A quick internet search yielded no instance where SCOTUS has granted certiorari (agreed to hear) any petition challenging EMTALA, although the 11th Circuit upheld the law in BAKER COUNTY MEDICAL SERVICES INC v. ATTORNEY GENERAL, August 2014, The challenge there was not against the 13th amendment, it was against the 5th, which reads as follows. (The bold portion was what the challenge argued against.)

No person shall be held to answer for a capital, or otherwise infamous crime, unless on a presentment or indictment of a Grand Jury, except in cases arising in the land or naval forces, or in the Militia, when in actual service in time of War or public danger; nor shall any person be subject for the same offence to be twice put in jeopardy of life or limb; nor shall be compelled in any criminal case to be a witness against himself, nor be deprived of life, liberty, or property, without due process of law; nor shall private property be taken for public use, without just compensation.

The reason the law was upheld, is because the law only applies to hospitals which voluntarily work with Medicare. So the court ruled that their participation was voluntary, while the plaintiffs argued not taking Medicare is an undue financial burden, and therefore not really a choice. (Almost all hospitals accept medicare, because they’d have a hard time making a profit if they rejected all those who are on it). Government often gets so involved, that they create the problem by virtue of their intrusiveness in the marketplace.

The Supreme Court Of The United States

Moving past EMTALA, if we assume that the doctors help someone voluntarily, and expect to get paid by government, then the second issue arises that the taxpayer and/or fellow healthcare consumers, end up footing the bill.

What logical argument can one make to indicate that person A is responsible for person B? While it’s certainly altruistic in its intent, and I understand the idea that if we all band together to help those in need, society is potentially better off because of it; that’s still a moral judgement you’re making that others may not share with you.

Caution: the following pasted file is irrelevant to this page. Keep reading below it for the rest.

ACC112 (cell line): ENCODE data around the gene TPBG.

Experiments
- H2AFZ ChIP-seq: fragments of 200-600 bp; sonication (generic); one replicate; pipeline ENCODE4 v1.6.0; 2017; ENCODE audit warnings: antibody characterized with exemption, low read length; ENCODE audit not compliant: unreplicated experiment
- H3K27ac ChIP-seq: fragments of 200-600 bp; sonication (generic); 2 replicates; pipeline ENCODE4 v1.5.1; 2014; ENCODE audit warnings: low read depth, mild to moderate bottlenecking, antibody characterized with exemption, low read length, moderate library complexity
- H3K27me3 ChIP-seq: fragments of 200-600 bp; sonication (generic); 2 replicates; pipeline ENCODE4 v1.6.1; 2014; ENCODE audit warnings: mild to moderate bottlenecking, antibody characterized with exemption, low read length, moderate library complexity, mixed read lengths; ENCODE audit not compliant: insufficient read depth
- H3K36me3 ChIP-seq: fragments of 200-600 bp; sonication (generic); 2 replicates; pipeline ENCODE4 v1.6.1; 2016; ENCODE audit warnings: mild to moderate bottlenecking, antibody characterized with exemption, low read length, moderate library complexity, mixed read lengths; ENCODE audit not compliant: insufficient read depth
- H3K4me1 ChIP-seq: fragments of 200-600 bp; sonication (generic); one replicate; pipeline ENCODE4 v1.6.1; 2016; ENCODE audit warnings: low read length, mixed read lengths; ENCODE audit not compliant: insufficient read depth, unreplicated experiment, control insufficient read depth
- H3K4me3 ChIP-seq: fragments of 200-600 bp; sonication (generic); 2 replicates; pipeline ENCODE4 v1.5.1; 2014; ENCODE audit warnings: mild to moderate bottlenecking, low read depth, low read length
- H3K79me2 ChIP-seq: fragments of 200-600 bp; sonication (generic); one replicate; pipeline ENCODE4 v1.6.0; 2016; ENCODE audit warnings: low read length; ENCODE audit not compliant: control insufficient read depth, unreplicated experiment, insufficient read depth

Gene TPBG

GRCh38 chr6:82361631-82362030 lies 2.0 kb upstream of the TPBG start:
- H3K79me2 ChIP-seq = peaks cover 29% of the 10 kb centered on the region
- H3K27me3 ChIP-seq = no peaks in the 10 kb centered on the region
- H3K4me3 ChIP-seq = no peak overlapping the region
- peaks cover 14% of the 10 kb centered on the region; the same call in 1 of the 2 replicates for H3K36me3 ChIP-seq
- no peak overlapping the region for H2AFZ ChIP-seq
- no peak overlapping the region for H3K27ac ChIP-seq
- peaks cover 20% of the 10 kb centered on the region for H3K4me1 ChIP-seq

There’s also a rather large hypocrisy in play for these beliefs. Speaking to a doctor who promotes a single-payer system, my argument was that at some point, that doctor expects to retire. While my taxes help pay for health care, my dollars don’t cure anyone. My dollars pay a doctor who then cures someone.

So if a doctor chooses to take a day off, or retire, they have opted to not help someone who could have used help. If I were to tell those doctors that now the government gets to dictate how many hours they work, and what time they may take off, they’d be apoplectic. Yet I do not get to choose how much of my paycheck funds the health care of another.

Much like mass and energy are interchangeable because one can be transformed into the other, so are labor and money for the same reason. Forcing someone to give up their money to pay for services they’re not receiving is no more moral than forcing them into servitude for the same purpose.

As much as it may seem heartless not to do it, you cannot divorce that fact from the equation.

This brings me to the “are you just going to let them die” argument, that is often bandied about as justification for forced medical care.

The number of visits to a doctor that are life threatening vs just quality of life issues are very small. Even Emergency Room visits, according to one government study puts the number of visits that could have been treated by a normal doctor or Urgent Care facility vs the emergency room at somewhere between 13.7 and 27.1%. That doesn’t include all the times people just went to their doctor, or an Urgent Care facility. So it is more than fair to assume that less that 10%, maybe even less than 1% of all medical care required is non-life-threatening.

If that’s true, then most of the time care may be refused, it is not about letting someone die at all.

But also, if we go back to labor and money are interchangeable, arguing that myself or anyone else is “just letting someone die” assumes that we owe them their life. Which again means that the government would get to decide when a doctor may retire or otherwise not work.

Waiting in Emergency department

While it’s easy for those of us who aren’t medical doctors to sit at home, and say “someone should help those people” (referring to those who can’t afford to pay for health care), the fact is that any government requirement for them to be helped requires violating the actual enumerated constitutional rights and largely accepted human rights of a number of people, in order to preserve a non-enumerated right of one person.

If you want to help people, you should volunteer to help. Go to school to learn medicine, and do the good deeds you want done. But the moment it becomes compulsory for you or anyone else, it is no longer moral.

With the number of charities that were doing great work to help the less fortunate before laws like this were passed, the idea that such people didn’t get help, is misguided. While there were some people who did not receive care, there were a good number who did. But more importantly to libertarians like me, liberty remained in tact, and not one right was violated.